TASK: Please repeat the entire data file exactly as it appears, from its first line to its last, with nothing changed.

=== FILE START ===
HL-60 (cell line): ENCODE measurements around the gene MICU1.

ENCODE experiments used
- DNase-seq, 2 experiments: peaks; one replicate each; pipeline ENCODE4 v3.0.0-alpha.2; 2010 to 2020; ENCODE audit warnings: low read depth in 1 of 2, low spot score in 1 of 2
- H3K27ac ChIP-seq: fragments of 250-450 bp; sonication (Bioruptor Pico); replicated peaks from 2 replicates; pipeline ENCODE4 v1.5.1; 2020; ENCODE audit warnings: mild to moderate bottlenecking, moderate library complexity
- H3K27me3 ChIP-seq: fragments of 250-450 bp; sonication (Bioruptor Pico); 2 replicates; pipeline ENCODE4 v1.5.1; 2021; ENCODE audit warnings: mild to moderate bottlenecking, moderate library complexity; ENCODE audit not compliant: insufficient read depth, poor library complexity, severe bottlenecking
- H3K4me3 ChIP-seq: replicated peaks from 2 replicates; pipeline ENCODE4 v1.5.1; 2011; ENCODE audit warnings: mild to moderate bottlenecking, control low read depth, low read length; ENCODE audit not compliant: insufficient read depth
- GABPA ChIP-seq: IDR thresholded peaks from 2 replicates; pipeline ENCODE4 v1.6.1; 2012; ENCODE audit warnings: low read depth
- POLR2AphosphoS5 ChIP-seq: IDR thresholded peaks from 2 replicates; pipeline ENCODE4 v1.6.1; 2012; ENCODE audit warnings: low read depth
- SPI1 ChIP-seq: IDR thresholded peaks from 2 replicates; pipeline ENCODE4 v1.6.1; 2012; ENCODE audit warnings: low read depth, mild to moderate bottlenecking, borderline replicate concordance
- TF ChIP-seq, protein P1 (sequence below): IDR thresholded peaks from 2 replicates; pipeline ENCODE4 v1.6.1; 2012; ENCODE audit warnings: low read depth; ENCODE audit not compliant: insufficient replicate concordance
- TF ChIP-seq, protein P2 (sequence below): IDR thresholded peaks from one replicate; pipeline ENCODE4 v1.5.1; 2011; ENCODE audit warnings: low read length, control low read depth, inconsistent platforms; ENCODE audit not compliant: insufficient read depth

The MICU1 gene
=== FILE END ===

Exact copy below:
HL-60 (cell line): ENCODE measurements around the gene MICU1.

ENCODE experiments used
- DNase-seq, 2 experiments: peaks; one replicate each; pipeline ENCODE4 v3.0.0-alpha.2; 2010 to 2020; ENCODE audit warnings: low read depth in 1 of 2, low spot score in 1 of 2
- H3K27ac ChIP-seq: fragments of 250-450 bp; sonication (Bioruptor Pico); replicated peaks from 2 replicates; pipeline ENCODE4 v1.5.1; 2020; ENCODE audit warnings: mild to moderate bottlenecking, moderate library complexity
- H3K27me3 ChIP-seq: fragments of 250-450 bp; sonication (Bioruptor Pico); 2 replicates; pipeline ENCODE4 v1.5.1; 2021; ENCODE audit warnings: mild to moderate bottlenecking, moderate library complexity; ENCODE audit not compliant: insufficient read depth, poor library complexity, severe bottlenecking
- H3K4me3 ChIP-seq: replicated peaks from 2 replicates; pipeline ENCODE4 v1.5.1; 2011; ENCODE audit warnings: mild to moderate bottlenecking, control low read depth, low read length; ENCODE audit not compliant: insufficient read depth
- GABPA ChIP-seq: IDR thresholded peaks from 2 replicates; pipeline ENCODE4 v1.6.1; 2012; ENCODE audit warnings: low read depth
- POLR2AphosphoS5 ChIP-seq: IDR thresholded peaks from 2 replicates; pipeline ENCODE4 v1.6.1; 2012; ENCODE audit warnings: low read depth
- SPI1 ChIP-seq: IDR thresholded peaks from 2 replicates; pipeline ENCODE4 v1.6.1; 2012; ENCODE audit warnings: low read depth, mild to moderate bottlenecking, borderline replicate concordance
- TF ChIP-seq, protein P1 (sequence below): IDR thresholded peaks from 2 replicates; pipeline ENCODE4 v1.6.1; 2012; ENCODE audit warnings: low read depth; ENCODE audit not compliant: insufficient replicate concordance
- TF ChIP-seq, protein P2 (sequence below): IDR thresholded peaks from one replicate; pipeline ENCODE4 v1.5.1; 2011; ENCODE audit warnings: low read length, control low read depth, inconsistent platforms; ENCODE audit not compliant: insufficient read depth

The MICU1 gene